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Cheating starts with chase for funds

Photo by Casey Dixon

Photo by Casey Dixon

Do you think that Georgia is the only state that faces investigations related to cheating on the CRCT (Criterion Referenced Competency Test)?

Of course, we know that Washington, D.C., will fire 200 teachers because of the cheating scandal after Mayor Vincent Gray of Washington, D.C., affirmed the group's commitment to education reform in D.C., explaining that by meeting together they are "creating a team committed to academic excellence" that began at Sousa (Middle School) and must spread throughout the district.

"If it can happen at Sousa, it can happen to any public school in D.C.," Interim Chancellor Kaya Henderson agreed. "We have just gotten started." And, in fact, they had. It did spread throughout the district and an investigation for cheating on the CRCT resulted in the firing of 200, more or less, teachers. D.C. is not alone, I am sure.

The problem originates with money! Your money!

There were 10 school districts/states who took your tax dollars in a Grand Scheme that was supposed to, in Secretary of Education Arne Duncan's words, reverse the trend of "dumbing-down" the curriculum. The program is called "Race to the Top." It is the brainchild of the Department of Education and the current administration and it pays out large amounts of money to school districts that show increases in CRCT test scores. The states who received taxpayer-funded grants are:

- Massachusetts: Received up to $250 million because of a 59.6 percent increase in scores;

- New York: Received up to $700 million in grants because of a 56.2 percent increase in scores.

Now, Hawaii is a miracle! They were able to raise their scores by a whopping 97.8 percent Wow! How hard-working are they? They just "earned" $75 million in grants.

Similar amounts are being given to other states and districts, including Florida, Ohio, Maryland, Rhode Island and North Carolina totaling more than $3 billion dollars, where test scores increased an average of 37 percent over the previous year.

Test scores in Georgia were the lowest-increasing by a small 12 percent margin, so expect many more scandals in your future. Hopefully, the school administrators will take responsibility for the atmosphere of "winning at any cost": pushing, pushing, pushing teachers to create higher scores, but not allowing the teachers to use successful teaching methods which may be outside of the prescribed curriculum and methodology.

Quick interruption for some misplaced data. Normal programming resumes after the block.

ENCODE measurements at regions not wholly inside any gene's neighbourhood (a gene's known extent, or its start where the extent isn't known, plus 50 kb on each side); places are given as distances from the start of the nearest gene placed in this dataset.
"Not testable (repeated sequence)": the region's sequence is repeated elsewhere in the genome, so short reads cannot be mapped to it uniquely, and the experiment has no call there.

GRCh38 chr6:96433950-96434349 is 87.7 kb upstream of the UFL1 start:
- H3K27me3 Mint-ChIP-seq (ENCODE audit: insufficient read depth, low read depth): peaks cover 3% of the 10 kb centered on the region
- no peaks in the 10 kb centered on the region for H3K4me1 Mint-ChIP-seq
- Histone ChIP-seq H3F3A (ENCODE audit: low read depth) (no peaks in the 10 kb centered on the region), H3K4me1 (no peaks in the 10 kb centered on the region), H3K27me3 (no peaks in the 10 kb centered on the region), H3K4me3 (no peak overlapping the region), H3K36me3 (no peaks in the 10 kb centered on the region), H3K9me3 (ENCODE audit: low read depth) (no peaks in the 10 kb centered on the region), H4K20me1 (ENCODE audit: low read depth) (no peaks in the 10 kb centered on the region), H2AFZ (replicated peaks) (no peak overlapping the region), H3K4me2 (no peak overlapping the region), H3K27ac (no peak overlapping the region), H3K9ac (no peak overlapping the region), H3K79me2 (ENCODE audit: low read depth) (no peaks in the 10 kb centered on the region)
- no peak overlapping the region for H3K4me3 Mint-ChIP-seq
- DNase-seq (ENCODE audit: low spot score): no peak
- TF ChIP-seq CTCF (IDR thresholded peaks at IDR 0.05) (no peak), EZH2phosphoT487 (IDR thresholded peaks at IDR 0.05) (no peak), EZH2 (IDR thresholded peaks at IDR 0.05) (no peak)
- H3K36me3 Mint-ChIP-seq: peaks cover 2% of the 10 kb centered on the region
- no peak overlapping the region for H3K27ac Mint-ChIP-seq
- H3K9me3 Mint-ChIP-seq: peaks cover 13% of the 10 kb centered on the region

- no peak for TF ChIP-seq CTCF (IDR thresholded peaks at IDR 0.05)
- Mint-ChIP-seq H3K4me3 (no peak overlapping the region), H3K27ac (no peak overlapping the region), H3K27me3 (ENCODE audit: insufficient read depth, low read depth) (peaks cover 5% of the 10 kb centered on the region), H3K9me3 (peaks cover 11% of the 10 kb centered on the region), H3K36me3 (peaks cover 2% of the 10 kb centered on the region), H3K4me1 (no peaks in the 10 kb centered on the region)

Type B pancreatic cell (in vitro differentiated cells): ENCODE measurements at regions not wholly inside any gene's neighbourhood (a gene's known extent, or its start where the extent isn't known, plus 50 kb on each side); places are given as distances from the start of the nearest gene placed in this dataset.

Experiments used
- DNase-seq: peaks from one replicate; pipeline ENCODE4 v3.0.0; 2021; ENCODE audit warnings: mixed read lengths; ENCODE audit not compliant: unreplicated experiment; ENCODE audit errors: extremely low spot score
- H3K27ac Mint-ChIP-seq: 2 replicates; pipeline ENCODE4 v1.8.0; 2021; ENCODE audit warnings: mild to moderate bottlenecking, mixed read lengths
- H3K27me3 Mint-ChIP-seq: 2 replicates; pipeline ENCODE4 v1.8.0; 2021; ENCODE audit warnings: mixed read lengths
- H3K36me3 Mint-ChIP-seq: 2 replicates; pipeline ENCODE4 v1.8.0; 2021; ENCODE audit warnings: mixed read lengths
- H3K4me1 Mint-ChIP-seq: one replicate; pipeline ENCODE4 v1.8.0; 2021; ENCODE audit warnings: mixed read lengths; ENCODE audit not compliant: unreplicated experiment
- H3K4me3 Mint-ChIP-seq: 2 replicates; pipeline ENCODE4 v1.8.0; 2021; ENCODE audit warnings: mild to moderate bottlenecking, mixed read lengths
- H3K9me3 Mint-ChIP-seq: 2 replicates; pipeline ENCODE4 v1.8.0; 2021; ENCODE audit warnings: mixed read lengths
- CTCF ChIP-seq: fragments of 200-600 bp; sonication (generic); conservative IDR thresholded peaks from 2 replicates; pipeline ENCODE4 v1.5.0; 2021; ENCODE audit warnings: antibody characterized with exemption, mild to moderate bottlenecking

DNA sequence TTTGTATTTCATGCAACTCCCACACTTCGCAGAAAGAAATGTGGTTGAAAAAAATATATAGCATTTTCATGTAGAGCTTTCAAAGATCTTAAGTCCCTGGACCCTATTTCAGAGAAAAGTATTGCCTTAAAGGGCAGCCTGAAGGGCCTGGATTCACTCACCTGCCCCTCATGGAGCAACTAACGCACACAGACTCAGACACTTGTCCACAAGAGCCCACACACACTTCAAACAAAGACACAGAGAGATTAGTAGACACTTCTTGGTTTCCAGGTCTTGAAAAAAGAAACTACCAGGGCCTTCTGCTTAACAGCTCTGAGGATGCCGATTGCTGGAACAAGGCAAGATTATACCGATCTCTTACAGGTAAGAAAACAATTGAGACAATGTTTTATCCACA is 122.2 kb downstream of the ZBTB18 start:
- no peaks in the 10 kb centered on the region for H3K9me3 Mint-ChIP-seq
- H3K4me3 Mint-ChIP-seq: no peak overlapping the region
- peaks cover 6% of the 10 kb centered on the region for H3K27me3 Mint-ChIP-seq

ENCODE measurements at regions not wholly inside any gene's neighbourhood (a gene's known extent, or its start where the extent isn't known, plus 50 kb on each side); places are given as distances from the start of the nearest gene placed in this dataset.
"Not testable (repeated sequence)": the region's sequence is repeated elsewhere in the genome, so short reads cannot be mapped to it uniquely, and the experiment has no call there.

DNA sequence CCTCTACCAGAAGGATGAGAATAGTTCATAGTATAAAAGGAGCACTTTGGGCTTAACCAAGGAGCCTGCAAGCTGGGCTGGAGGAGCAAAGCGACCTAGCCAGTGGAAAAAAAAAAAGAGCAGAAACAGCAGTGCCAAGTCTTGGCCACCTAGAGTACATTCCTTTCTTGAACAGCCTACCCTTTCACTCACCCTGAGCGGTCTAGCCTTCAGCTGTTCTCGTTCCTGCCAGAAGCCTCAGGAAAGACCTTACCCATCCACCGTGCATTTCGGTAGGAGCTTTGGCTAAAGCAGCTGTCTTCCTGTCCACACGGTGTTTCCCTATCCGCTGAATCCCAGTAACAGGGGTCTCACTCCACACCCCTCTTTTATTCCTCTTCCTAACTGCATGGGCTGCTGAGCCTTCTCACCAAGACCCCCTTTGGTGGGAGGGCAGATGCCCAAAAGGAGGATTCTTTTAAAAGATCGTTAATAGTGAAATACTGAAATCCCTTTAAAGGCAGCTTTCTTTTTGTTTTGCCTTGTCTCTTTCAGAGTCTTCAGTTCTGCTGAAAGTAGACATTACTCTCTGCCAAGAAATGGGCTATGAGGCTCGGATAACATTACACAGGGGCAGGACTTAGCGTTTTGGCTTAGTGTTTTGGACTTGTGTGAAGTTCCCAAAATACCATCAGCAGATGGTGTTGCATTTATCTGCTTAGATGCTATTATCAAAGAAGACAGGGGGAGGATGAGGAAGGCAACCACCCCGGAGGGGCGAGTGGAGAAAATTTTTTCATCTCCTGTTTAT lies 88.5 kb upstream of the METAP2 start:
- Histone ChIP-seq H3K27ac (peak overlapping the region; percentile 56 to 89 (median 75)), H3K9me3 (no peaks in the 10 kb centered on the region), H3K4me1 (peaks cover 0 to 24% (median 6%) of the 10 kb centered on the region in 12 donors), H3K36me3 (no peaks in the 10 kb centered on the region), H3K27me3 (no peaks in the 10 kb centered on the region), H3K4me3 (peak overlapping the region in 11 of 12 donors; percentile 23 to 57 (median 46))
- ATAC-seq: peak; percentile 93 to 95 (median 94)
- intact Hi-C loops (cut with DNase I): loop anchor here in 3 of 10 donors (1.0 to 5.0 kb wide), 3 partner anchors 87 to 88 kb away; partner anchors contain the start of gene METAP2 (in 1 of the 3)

When there is this kind of monetary incentive involved, widespread greed breaks out all over the country and the greedy will cheat, connive and steal to get that money. Who pays the price? You and I, of course, but the deeper harm is to the very students who need our help. This program must be discontinued. It is a failure, and yet a new program, similar to Race to the Top, is being implemented this fall for early childhood education to the tune of 500 million tax dollars.

In addition to the reforms supported by Race to the Top, the department has made unprecedented resources available through reform programs like the Investing in Innovation Fund, the Teacher Incentive Fund, and the School Improvement Grants under Title I.

Through all of these programs, the Department of Education will be distributing almost $10 billion to support reform in states and local communities. This amount alone would balance the federal budget. See my resources at ED.gov.

Sarah Webster of Albany is a part-time artist/illustrator/framer and full-time political watchdog and a former teacher's aide. She has a bachelor of arts in art from Georgia State University and an associate of science in psychology.